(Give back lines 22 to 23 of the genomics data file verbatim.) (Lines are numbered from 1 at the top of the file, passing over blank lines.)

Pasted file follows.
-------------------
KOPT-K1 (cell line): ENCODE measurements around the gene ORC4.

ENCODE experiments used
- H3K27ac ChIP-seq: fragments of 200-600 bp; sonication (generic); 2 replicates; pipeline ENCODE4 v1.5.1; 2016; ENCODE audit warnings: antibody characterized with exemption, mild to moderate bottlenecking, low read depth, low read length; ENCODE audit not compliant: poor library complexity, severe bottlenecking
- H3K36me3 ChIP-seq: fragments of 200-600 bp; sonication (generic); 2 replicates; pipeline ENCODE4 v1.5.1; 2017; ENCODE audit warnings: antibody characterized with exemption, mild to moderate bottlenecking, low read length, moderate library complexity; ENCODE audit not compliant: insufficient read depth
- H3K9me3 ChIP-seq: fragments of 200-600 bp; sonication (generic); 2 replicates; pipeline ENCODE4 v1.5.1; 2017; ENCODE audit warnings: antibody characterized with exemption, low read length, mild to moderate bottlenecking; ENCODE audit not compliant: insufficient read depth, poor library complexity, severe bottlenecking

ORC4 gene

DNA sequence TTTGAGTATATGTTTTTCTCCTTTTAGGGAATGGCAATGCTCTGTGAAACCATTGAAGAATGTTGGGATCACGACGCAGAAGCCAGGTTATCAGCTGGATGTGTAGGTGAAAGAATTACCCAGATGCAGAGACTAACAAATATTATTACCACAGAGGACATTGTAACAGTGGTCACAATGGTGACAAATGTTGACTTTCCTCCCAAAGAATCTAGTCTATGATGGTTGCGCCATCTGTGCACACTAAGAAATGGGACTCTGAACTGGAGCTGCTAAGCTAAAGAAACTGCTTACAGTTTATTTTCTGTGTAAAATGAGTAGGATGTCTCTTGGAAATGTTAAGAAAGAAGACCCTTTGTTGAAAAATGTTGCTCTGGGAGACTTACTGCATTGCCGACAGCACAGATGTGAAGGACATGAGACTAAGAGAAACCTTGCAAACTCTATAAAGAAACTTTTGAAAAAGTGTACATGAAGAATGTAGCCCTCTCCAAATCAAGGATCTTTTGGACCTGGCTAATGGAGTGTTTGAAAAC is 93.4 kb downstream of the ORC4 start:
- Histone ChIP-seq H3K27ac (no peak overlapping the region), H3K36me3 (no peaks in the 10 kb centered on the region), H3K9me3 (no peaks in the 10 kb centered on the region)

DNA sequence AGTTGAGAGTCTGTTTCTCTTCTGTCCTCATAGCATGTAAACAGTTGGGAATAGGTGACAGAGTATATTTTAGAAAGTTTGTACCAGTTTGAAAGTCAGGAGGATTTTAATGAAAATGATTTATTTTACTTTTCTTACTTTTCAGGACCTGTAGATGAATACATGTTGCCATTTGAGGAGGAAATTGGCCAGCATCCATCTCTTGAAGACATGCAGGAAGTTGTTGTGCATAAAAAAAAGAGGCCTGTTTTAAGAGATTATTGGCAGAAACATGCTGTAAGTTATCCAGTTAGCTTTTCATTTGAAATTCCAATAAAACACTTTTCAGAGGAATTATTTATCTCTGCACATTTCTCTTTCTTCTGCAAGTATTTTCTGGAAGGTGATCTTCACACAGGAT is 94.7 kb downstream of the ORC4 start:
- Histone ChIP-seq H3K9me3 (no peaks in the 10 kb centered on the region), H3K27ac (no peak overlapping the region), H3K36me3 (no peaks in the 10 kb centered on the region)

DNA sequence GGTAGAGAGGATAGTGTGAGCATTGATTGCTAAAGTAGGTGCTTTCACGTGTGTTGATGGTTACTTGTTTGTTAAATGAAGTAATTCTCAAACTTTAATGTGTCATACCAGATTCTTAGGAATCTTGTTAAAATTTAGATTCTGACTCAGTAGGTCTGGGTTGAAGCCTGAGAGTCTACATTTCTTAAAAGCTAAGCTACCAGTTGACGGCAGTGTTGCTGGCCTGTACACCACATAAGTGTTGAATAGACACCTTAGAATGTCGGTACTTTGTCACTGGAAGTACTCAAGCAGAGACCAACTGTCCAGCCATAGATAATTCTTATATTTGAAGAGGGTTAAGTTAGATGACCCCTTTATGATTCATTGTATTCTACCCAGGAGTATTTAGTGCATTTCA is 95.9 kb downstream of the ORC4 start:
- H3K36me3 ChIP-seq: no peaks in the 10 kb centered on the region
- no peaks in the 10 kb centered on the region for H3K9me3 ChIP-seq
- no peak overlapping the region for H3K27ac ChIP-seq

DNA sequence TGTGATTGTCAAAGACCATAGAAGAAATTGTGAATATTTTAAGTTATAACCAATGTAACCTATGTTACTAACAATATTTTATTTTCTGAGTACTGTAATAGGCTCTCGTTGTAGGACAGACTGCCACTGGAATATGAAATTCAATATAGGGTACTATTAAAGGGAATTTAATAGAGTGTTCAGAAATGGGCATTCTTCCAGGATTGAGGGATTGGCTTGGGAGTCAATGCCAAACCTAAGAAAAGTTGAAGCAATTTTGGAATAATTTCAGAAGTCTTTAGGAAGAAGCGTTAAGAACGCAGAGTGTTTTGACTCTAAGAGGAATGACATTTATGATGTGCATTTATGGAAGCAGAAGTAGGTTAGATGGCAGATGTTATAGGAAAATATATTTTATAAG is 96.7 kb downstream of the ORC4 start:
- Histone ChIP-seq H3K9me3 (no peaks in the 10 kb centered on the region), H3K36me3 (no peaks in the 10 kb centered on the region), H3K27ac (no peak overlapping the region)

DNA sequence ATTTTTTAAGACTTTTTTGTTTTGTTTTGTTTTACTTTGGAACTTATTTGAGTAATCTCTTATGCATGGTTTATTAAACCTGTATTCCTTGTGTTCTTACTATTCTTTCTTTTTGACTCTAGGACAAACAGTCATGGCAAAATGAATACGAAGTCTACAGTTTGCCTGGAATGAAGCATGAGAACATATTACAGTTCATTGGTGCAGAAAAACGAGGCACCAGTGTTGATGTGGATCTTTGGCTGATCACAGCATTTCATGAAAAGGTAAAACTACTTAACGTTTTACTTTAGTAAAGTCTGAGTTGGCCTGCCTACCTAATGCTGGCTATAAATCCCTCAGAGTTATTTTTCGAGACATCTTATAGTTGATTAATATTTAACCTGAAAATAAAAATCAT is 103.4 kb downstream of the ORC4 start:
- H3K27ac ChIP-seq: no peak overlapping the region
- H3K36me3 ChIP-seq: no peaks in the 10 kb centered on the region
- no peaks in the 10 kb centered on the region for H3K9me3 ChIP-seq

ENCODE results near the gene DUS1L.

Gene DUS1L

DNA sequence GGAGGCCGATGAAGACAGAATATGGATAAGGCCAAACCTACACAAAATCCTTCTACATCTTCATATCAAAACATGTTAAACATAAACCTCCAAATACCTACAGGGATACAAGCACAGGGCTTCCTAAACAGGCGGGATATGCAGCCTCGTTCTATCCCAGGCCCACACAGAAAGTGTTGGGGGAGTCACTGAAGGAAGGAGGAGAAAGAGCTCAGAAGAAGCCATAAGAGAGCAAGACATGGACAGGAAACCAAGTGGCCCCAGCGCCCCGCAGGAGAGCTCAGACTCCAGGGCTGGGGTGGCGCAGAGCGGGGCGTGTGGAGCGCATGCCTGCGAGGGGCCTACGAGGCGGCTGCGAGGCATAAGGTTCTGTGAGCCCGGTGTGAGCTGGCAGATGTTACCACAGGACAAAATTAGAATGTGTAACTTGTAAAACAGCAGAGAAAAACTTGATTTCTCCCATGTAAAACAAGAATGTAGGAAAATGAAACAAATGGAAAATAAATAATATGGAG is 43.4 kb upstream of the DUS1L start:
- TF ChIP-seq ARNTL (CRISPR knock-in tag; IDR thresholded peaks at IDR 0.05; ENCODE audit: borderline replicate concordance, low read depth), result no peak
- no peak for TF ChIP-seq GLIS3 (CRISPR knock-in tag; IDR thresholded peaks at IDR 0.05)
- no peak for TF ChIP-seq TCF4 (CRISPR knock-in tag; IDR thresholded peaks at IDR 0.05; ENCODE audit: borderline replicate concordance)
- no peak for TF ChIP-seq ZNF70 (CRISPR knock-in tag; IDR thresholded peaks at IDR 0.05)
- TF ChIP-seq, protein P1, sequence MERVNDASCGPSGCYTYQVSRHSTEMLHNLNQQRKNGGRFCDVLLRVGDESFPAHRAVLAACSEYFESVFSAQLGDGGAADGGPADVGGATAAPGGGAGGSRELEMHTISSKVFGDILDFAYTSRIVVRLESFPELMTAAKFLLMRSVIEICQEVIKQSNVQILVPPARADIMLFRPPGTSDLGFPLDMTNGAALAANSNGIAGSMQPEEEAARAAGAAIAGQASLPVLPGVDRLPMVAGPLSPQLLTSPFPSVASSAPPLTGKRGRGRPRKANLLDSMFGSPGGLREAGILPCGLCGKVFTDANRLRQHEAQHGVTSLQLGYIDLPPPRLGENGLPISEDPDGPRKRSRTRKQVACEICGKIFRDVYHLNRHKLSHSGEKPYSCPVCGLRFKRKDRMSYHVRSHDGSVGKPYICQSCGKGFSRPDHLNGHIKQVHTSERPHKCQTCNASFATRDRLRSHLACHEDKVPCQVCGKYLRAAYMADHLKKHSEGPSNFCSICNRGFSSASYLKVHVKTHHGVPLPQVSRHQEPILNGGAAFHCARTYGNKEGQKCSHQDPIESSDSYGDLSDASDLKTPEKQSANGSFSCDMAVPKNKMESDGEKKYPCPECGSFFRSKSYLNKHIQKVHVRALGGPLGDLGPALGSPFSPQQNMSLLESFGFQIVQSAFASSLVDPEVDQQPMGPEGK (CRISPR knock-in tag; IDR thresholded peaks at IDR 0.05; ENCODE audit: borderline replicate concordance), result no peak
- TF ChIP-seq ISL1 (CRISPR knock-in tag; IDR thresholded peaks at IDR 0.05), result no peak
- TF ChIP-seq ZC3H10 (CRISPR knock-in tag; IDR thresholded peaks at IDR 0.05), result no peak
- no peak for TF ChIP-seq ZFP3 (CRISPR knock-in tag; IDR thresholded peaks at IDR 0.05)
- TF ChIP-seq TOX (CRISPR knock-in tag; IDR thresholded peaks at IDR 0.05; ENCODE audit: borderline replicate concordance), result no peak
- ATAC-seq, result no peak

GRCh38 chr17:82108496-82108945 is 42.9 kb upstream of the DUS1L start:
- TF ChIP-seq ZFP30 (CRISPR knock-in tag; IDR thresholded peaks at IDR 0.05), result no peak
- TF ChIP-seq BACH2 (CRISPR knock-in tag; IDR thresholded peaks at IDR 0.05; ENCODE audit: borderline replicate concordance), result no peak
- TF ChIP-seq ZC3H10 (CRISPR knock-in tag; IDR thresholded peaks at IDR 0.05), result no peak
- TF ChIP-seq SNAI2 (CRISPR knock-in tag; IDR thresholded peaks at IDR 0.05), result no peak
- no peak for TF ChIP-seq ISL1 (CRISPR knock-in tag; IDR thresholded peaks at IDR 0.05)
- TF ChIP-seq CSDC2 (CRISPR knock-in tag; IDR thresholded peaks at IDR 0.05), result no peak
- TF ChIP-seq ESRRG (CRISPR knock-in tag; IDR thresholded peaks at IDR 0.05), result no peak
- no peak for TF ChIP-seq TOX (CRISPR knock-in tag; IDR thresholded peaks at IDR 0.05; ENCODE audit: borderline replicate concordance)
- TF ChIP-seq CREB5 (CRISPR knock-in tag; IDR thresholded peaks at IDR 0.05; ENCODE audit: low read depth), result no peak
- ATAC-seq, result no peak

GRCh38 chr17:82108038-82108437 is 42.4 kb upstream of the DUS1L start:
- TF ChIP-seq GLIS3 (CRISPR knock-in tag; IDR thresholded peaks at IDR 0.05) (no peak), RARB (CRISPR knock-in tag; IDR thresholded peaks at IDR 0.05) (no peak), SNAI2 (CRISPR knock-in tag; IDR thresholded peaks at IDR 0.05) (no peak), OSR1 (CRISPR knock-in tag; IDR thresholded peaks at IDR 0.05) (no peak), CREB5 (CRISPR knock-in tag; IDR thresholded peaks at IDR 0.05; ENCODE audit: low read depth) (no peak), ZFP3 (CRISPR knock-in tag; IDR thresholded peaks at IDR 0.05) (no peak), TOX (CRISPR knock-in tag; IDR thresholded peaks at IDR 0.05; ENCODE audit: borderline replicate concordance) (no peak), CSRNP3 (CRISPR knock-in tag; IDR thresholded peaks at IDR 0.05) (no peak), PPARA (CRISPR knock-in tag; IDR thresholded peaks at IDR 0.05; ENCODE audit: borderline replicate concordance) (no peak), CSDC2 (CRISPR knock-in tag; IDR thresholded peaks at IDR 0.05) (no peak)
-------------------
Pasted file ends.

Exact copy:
Gene DUS1L

DNA sequence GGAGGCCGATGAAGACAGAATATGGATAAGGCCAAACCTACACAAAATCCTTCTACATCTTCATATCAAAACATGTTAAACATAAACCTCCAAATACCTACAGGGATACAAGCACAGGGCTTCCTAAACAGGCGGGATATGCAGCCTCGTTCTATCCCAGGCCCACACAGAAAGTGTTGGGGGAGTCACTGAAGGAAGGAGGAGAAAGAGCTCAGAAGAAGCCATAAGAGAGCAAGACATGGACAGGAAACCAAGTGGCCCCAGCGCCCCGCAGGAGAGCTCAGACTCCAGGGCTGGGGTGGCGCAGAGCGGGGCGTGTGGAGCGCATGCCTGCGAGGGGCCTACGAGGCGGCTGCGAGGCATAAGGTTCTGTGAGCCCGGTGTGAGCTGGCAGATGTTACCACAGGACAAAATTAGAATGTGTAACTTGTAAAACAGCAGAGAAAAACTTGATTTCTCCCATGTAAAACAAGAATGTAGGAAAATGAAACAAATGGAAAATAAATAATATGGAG is 43.4 kb upstream of the DUS1L start: